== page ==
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https://forums.adobe.com/people/D+Fosse  wrote

But no post whatsoever - that feels wrong in a way. That's against all my instincts. Which is funny, because I did shoot transparency film back in the day, and I remember I was entirely comfortable with that.

That is the core of this thread.

Ektachrome 100 used to run in our veins.f

I'm told Getty has no time for extensive retouching. I think it's 4 or 5 minutes until a full array of image sizes are online

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Brian_Stoppee AUTHOR LATEST
Advocate ,
Feb 26, 2018

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https://forums.adobe.com/people/D+Fosse  wrote

Working fast is one thing. Culling a 1000-frame shoot down to, say, 50 or 100 is half the job, and then you should be able to whip any decent shot into shape inside five minutes or less. If you can't do that, leave it for later or ditch it.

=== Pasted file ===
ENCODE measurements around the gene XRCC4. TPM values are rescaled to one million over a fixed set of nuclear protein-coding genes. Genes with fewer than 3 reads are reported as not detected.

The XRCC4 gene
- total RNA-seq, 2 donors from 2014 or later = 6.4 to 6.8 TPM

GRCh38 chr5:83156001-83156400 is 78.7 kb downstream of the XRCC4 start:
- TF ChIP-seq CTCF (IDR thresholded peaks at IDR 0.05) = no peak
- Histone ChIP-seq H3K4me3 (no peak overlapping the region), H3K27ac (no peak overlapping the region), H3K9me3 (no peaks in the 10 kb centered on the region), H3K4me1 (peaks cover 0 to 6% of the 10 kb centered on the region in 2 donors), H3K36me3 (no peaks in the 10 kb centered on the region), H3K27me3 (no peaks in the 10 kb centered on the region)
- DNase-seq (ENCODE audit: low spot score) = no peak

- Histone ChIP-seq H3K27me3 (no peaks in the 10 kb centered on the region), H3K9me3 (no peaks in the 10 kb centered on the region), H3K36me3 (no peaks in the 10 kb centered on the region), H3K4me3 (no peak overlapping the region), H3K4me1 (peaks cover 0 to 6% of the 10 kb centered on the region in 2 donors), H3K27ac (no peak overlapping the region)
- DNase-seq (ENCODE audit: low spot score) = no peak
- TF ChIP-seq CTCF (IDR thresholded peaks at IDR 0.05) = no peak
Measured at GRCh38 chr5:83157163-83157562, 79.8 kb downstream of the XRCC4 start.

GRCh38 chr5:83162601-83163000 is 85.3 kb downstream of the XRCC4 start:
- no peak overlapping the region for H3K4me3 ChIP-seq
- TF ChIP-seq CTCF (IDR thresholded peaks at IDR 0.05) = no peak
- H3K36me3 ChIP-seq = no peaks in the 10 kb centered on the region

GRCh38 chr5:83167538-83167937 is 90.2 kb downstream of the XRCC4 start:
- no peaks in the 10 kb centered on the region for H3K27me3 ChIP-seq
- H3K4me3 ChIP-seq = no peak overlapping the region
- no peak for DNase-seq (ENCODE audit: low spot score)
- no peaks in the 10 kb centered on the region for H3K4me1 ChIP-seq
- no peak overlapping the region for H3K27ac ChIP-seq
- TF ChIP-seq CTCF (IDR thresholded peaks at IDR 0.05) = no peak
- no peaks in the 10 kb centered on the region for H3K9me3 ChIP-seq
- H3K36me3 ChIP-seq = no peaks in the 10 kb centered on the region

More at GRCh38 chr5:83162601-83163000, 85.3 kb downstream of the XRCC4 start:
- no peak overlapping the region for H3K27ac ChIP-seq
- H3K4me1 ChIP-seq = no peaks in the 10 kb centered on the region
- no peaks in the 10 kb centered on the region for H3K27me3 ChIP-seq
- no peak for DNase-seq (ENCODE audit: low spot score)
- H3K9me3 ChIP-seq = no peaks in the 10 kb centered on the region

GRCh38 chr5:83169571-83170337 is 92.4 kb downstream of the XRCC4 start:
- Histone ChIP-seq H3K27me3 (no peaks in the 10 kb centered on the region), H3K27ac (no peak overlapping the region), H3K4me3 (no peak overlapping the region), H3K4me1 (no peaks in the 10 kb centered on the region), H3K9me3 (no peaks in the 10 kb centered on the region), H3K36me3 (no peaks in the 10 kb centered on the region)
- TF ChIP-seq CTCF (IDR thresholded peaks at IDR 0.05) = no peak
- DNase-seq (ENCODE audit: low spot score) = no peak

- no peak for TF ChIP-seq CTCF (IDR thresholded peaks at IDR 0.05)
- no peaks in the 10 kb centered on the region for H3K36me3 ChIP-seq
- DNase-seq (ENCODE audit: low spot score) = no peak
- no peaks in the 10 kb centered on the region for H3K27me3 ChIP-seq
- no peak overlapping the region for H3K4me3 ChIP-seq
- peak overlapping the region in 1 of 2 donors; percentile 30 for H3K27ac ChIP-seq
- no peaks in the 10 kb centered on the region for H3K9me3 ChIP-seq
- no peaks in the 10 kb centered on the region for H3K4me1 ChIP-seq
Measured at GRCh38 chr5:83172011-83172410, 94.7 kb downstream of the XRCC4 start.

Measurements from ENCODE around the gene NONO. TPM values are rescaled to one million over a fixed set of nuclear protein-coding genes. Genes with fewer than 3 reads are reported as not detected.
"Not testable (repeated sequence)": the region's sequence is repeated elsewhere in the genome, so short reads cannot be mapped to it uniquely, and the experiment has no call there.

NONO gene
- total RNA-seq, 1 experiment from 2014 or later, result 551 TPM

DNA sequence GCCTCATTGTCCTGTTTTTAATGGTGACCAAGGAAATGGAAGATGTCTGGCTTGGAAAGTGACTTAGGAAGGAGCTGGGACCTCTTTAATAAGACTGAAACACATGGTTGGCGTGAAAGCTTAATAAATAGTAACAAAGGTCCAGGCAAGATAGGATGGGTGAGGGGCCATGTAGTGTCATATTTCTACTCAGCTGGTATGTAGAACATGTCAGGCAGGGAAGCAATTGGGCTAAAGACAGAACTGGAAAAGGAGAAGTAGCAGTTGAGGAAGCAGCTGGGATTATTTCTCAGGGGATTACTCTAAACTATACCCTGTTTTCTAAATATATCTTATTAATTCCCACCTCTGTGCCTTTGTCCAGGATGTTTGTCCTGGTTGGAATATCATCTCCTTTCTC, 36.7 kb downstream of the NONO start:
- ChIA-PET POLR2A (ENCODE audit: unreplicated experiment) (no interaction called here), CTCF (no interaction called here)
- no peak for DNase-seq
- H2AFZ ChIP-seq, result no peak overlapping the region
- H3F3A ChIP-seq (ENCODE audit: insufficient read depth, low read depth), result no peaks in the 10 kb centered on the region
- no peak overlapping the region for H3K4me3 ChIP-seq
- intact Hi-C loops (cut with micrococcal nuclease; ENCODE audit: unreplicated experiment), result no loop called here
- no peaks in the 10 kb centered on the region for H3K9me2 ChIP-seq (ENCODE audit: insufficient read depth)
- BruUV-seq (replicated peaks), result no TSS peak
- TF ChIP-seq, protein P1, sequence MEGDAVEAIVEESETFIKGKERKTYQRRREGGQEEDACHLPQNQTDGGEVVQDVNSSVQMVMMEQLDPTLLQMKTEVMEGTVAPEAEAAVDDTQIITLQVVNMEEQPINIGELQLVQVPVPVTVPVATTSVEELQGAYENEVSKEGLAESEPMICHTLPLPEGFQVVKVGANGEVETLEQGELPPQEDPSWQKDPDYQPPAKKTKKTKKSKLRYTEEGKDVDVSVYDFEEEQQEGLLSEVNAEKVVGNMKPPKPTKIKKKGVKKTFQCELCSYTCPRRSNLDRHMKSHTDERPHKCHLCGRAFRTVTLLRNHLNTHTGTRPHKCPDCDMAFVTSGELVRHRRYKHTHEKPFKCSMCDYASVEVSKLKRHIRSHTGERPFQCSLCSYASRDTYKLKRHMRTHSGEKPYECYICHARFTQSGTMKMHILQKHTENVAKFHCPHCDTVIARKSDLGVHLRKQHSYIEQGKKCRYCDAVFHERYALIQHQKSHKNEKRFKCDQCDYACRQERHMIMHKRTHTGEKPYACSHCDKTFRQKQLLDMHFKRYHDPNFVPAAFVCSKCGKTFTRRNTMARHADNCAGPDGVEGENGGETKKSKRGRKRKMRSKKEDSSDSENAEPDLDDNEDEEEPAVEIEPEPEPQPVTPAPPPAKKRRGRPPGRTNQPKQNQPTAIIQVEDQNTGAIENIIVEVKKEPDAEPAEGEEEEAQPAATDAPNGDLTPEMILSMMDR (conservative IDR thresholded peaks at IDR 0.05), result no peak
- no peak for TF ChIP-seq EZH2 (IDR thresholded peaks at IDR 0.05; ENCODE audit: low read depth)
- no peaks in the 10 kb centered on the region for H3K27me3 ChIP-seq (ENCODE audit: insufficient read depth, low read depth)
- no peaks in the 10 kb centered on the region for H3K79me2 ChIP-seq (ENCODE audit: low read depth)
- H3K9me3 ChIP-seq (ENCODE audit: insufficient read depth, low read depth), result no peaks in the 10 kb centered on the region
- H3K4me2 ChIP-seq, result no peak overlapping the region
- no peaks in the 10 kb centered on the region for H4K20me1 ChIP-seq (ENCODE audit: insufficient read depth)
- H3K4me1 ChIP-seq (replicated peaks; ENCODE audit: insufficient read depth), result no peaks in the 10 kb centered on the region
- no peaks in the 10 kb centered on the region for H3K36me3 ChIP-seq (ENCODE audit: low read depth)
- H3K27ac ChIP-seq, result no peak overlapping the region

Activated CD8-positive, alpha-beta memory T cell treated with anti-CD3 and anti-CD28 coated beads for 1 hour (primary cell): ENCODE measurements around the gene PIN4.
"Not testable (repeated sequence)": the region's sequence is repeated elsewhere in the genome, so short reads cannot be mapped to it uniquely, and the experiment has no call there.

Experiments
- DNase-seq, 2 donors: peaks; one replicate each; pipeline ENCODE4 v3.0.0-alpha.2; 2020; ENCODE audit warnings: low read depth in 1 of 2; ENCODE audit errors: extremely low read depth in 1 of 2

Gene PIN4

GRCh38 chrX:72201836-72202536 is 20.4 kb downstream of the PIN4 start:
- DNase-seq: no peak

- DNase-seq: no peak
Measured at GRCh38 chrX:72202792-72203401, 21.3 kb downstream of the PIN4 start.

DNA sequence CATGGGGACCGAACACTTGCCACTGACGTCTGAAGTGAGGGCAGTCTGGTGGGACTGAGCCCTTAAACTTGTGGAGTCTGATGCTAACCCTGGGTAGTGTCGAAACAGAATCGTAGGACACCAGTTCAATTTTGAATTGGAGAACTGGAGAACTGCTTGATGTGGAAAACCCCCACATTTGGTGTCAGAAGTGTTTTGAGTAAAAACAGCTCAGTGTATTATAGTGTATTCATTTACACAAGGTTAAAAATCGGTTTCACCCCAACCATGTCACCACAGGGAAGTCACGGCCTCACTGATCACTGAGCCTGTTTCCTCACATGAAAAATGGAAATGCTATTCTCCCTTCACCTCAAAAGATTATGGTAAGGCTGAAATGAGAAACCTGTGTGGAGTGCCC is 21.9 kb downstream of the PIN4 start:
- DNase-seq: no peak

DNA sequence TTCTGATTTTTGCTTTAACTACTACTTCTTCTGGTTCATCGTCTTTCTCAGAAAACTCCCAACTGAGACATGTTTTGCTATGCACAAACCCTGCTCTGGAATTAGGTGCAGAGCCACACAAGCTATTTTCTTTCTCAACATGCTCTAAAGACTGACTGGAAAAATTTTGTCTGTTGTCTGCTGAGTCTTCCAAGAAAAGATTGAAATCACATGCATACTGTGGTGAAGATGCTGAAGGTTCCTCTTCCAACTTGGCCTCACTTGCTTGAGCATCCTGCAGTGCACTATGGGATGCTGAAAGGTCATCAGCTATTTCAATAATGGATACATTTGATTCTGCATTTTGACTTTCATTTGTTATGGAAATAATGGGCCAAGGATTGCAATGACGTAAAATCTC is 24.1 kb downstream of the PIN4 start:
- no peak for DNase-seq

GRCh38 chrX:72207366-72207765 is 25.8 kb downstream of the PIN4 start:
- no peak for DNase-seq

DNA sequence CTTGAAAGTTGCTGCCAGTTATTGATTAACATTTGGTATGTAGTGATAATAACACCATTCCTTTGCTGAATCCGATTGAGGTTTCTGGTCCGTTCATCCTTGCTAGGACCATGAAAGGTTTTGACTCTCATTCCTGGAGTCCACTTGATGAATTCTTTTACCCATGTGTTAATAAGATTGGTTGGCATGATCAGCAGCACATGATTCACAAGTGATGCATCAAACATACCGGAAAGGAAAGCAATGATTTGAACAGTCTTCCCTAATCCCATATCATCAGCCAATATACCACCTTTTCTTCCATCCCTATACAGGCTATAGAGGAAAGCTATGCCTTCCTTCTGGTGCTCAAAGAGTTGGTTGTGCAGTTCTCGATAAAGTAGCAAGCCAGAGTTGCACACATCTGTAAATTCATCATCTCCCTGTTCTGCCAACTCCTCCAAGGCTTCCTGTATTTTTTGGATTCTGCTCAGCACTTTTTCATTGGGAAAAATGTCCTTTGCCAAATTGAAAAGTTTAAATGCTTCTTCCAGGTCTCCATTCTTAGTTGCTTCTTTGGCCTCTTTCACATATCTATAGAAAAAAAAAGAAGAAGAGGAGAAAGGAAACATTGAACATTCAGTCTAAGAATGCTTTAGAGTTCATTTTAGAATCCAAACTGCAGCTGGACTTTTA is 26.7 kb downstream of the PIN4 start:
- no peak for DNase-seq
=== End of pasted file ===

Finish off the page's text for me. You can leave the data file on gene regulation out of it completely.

The more I think about this, the more comfortable I get with a very well trained set of eyes doing a rough edit of my shoot and culling it down to what's needed for the marketplace.

The rough edits are easy for Janet & I both for stills or footage.

That said, we learn from those rough edits. Shooting without that visual feedback would take a while to get used to. That's part of our process. We shoot a bunch, assess and shoot some more.

Adobe Bridge and Adobe Prelude are our rough edit tools.